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Thursday, October 23, 2014

Next-Gen Data Center Fuels Open Platform Demand

The ongoing shift to next-generation data center architectures continues to impact the legacy vendor community. The advent of cloud and mobile computing -- as well as exponential growth in data variety and velocity -- is upending the traditional data center innovation model.

This shift drove average gross margin down 60 basis points year-to-year to 41.9 percent in the second quarter of 2014 for server, storage and networking original equipment manufacturers (OEMs) tracked by Technology Business Research (TBR).

"OEMs willing to share intellectual property -- and profits -- with ecosystem partners are setting themselves up to reap the benefits of tapping niche innovation, driving partner loyalty and remaining in-tune with customer's evolving application requirements, all while reducing up-front investment risk," said Krista Macomber, data center analyst at TBR.

These benefits will include more stable bottom-line hardware performance, as well as higher-margin, higher-profile software and services opportunities.

While previously the partner ecosystem served the primary purpose of reselling point products for server, storage and networking OEMs, TBR research indicates it is through the ecosystem that OEMs are able to tap niche, value-add innovation and facilitate workload-optimized solutions increasingly.

Some OEMs embraced the trend toward collaborative, open-source software- and services-led innovation delivered on top of low-cost, customized bare-metal hardware. Others continue investing in the channel and bringing reference solutions to the market, but have been slower to shed their proprietary hardware-led business models.

The shift from proprietary to industry-standard hardware is evident in the financial performances of the data center vendors. TBR estimates x86 server revenue for these vendors rose a cumulative 8 percent year-to-year in 2Q14, with aggregate ASP rising 9.7 percent as customers deploy mission-critical workloads increasingly on these platforms.

In contrast, proprietary server revenue for legacy vendors tracked in TBR fell by 16.7 percent year-to-year during the quarter. "The competitive landscape is in flux across the server landscape, and it’s no longer just about sheer processing performance and efficiencies," Macomber said.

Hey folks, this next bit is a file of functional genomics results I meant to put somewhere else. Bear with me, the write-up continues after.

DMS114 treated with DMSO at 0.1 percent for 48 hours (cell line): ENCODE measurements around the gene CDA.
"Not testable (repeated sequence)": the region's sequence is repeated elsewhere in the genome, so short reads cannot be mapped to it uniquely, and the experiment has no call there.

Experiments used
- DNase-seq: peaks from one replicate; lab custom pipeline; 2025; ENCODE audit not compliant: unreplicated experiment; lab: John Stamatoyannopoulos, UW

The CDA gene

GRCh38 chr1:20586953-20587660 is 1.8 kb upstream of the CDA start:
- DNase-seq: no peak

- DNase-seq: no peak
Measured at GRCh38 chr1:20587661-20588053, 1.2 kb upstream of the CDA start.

With a server refresh spurred by Intel’s recent “Grantley” chip launch underway, OEMs are jockeying to regain market share lost in recent quarters to original design manufacturers (ODMs) including Quanta and Wistron that have grown exponentially on the back of their ability to deliver high-volume orders of customized hardware at near-zero margins.

TBR believes that value-add software capabilities -- such as automation and unified management -- will prove just as critical to competitive displacements and customer loyalty, as customers seek to reduce the IT administrative burden and increase flexibility and optimization in their infrastructures.

Cloud, Big Data and Mobile industry disruptors also continue to impact financial performance within the storage segment. Overall revenue for vendors tracked in TBR dipped 1.8 percent year-to-year during the quarter.

As the lines between servers and external storage arrays blur due to the industry trending toward converged and open-source software-defined infrastructures, storage vendors are pushing portfolio boundaries through a blend of alliances, acquisitions and organic innovation to capitalize on exponential data growth.

From a networking standpoint, legacy vendors continue to experience year-to-year revenue declines as a result of its struggles in emerging markets, demonstrating the negative impact of a proprietary, closed hardware business model when competing for infrastructure build-out and modernization contracts.

Average networking revenue for the segment, however, increased 0.4 percent year-to-year in 2Q14 for vendors covered within TBR's Data Center Benchmark.